Have you ever thought about the contrasts and colors involved in the landscape and wildlife of the Bottoms? As a photographer, those colors are deadly important. As an inhabitant of the Bottoms, survival may well depend on the colors you display or hide. I’ve been taking a lot of black/white images lately and the absence of color adds another level of perception to the mix.
The most colorful and beautiful all-star is the wood duck. Every birder, hunter, and most school kids recognize the male wood duck. The female is a bit drab except for the wonderful white circle around her eye. The most common mistake teal hunters make in the early season is killing wood ducks in low light. It is not exactly simple to recognize the flight pattern of wood ducks versus teal, but it is important to learn that difference. The body shape is also different. All of us who mentor young hunters should precisely help them learn the look of a flying teal and a flying wood duck. Killing a Shoveler or a Mallard or Pintail during the early teal season is a crime. We need to work on this area a bit harder. Game wardens have been known to occasionally miss an identification, but they do know teal versus wood duck in the early season – and they expect young eager hunters to know that difference.
One of the best camouflage artists in the marsh is the Bittern. They are so hard to see when they stand in the cattails with their neck outstretched and bills pointed to the sky. The good thing is that they assume that they are invisible and will usually pose proudly for a picture for a long time. One of the most memorable sounds in the marsh is a disturbed bittern taking flight. Their outraged squawk is off the chart and is comparable to a Great Blue Heron. They specialize in being absolutely furious when they are disturbed. Bitterns are one of my favorite birds in our marsh.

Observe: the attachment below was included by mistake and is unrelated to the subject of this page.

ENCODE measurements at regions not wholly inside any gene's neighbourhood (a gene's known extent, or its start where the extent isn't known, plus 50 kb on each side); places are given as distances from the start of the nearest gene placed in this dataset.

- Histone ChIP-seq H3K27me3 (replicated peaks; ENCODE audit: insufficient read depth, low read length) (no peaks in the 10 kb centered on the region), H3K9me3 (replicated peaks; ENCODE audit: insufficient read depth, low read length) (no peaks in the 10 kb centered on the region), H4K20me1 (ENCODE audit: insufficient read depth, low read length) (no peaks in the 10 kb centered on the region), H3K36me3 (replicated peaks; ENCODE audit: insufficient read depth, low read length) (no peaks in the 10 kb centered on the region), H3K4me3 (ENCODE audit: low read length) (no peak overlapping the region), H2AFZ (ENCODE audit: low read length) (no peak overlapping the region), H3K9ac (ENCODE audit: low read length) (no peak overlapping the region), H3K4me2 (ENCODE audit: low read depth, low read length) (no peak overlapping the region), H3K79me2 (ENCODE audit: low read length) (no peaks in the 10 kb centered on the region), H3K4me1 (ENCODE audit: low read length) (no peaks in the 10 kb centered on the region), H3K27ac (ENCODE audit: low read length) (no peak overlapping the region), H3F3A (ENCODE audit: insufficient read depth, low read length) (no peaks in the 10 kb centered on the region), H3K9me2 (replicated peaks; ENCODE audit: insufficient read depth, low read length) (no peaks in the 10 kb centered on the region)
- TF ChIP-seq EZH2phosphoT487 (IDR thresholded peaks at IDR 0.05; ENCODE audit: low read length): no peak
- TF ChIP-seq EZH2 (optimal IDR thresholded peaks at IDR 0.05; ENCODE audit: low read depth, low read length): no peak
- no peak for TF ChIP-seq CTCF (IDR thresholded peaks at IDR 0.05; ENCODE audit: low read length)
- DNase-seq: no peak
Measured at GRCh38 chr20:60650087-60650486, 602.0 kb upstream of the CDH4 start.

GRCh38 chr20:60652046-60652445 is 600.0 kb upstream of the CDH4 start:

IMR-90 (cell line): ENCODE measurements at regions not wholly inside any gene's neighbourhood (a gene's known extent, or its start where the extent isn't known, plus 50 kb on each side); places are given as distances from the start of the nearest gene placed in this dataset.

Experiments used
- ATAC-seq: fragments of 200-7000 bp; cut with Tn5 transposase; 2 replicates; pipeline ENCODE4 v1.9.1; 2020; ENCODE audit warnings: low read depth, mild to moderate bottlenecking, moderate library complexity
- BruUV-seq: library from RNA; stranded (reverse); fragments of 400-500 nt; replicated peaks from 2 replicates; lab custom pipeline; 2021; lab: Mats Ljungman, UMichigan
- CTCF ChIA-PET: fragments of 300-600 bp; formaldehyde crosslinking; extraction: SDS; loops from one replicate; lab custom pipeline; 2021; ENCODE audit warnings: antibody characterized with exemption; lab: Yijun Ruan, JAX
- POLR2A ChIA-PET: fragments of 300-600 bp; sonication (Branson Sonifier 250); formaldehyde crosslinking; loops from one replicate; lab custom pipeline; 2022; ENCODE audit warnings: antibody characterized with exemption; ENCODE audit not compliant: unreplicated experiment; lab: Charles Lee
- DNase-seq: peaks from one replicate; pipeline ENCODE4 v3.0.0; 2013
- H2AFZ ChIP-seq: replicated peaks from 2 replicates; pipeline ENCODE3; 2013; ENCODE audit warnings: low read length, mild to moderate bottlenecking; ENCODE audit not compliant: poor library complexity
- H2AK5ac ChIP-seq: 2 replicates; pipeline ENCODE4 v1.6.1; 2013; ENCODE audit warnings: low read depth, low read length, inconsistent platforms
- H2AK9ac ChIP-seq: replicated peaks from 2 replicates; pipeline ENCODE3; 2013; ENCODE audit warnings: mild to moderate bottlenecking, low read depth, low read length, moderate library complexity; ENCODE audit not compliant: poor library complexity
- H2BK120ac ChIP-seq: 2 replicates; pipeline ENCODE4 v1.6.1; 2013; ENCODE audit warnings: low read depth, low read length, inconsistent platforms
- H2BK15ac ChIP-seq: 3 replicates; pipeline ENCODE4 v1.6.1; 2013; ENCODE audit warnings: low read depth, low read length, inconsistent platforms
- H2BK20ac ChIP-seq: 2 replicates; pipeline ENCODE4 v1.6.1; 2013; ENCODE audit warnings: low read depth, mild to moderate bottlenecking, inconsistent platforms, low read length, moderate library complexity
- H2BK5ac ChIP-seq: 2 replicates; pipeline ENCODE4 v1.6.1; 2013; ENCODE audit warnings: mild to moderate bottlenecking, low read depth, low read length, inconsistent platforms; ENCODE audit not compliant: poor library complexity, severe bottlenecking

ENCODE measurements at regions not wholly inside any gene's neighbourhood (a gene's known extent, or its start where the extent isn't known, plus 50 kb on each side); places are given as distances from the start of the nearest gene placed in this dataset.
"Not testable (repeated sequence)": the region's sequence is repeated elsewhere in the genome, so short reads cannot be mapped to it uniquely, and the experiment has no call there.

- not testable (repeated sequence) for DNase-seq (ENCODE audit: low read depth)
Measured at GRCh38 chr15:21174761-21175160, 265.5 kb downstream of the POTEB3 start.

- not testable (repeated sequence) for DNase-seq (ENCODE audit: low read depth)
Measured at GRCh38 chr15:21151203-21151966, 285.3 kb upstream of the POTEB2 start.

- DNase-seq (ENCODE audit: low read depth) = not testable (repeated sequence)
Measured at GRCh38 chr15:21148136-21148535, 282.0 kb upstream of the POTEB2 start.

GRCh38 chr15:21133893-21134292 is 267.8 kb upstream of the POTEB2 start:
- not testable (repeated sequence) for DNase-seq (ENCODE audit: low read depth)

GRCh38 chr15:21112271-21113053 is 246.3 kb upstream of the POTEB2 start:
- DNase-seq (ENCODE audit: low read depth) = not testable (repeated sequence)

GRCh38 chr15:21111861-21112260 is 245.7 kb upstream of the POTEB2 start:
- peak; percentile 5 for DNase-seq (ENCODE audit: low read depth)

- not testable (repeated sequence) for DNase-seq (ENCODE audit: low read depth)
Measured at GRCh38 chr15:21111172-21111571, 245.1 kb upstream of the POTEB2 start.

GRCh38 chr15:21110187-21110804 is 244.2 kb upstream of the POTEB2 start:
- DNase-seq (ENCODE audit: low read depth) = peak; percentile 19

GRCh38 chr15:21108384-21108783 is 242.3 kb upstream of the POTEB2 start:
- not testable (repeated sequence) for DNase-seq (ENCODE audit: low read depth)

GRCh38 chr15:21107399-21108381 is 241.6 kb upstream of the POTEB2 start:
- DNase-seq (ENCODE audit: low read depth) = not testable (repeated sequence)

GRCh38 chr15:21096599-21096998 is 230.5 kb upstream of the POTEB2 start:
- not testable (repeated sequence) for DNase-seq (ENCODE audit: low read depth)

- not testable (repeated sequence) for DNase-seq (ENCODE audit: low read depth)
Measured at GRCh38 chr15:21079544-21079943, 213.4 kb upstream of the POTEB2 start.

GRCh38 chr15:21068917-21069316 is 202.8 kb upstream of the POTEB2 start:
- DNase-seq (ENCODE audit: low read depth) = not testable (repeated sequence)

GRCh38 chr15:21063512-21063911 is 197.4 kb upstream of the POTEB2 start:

Black-crowned Night Herons seem to break the mold. Their white front, red eye, and head ornament make them very visible. We don’t have very many Yellow-crowned birds, and I have been lucky enough to see flocks of 30-50 Black-Crowned herons both flying and sitting in the reeds watching for food. In the calm of the setting sun, a flock of these birds will stop your clock. They don’t fly in a gob – they fly almost in a single file and are usually vocal during the flight. I hope that every one of you at least once in your life will be able to see and hear them in the twilight of simple peace at our Cheyenne Bottoms.
One of the most visible, beautiful, and sad sights we see are the Snowy Owls. These are usually young birds and not skilled hunters. They are not equipped to deal with the competition of our native birds. I have seen on more than one accession Northern Harriers attack these poor birds and drive them to the ground. Very few survive this adventure from the north. It was a Snowy Owl that started Marsh Musings. Eric Geising was a biologist at KWEC and we would tour the Bottoms and take pictures and he started this column. We found a Snowy Owl that had been shot and was dying in the marsh. He retrieved the bird and we took it to the Raptor Center in Great Bend. The bird expired, Eric moved on to another job, and I was left holding the camera. That was about 10 years ago and I am more than grateful to Dale Hogg and the Great Bend Tribune for sharing our marsh in a very good way for all these years. Makes us all humble and proud of our newspaper. Thank you, Dale.
Doctor Dan Witt is a retired physician and nature enthusiast. He can be reached at firstname.lastname@example.org.